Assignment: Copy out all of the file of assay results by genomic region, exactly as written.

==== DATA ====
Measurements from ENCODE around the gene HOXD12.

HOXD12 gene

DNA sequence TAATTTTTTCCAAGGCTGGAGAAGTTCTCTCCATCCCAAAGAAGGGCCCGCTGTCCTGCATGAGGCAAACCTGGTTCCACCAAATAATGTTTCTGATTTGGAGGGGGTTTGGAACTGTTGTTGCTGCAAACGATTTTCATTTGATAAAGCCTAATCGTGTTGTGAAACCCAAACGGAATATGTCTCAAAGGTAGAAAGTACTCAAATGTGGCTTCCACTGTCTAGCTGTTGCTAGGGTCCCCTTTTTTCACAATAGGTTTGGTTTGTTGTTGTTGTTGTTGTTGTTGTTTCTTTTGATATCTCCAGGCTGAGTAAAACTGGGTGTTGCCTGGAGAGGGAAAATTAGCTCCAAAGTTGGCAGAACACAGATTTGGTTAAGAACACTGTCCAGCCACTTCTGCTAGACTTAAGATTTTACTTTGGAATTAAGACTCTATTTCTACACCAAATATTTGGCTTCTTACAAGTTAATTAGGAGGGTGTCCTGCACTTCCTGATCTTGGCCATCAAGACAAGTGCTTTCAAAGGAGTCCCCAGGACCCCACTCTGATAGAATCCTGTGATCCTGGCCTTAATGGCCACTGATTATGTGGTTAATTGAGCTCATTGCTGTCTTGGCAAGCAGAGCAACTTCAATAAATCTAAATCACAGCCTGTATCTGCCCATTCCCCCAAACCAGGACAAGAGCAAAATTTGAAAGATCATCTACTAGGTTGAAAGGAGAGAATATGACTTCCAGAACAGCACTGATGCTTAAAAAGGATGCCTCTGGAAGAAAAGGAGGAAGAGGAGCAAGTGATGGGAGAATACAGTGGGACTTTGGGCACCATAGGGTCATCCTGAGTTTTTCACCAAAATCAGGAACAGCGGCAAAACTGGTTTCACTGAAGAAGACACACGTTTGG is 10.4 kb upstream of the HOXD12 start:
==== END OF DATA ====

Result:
Measurements from ENCODE around the gene HOXD12.

HOXD12 gene

DNA sequence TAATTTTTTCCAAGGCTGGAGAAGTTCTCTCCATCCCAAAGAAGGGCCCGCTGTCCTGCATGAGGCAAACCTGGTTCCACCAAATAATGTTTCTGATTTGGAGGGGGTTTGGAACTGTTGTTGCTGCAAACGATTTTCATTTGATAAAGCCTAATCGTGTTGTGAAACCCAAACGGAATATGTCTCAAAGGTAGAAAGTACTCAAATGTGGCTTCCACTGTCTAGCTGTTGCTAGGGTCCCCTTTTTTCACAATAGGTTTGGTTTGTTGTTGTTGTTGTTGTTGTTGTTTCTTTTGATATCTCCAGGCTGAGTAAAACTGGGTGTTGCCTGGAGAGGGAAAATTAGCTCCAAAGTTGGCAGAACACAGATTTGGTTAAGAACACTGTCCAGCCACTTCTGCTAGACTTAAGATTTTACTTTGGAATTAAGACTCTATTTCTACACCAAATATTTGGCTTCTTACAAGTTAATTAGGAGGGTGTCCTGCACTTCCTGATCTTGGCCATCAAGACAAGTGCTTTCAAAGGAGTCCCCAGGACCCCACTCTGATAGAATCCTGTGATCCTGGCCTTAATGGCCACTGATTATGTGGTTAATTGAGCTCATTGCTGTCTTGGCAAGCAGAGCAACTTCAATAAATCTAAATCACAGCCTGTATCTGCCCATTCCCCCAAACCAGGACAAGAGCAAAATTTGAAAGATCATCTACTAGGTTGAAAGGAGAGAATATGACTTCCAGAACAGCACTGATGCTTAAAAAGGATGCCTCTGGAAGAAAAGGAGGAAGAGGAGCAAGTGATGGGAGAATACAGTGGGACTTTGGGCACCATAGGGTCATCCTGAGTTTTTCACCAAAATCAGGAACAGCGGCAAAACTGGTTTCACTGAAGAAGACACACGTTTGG is 10.4 kb upstream of the HOXD12 start: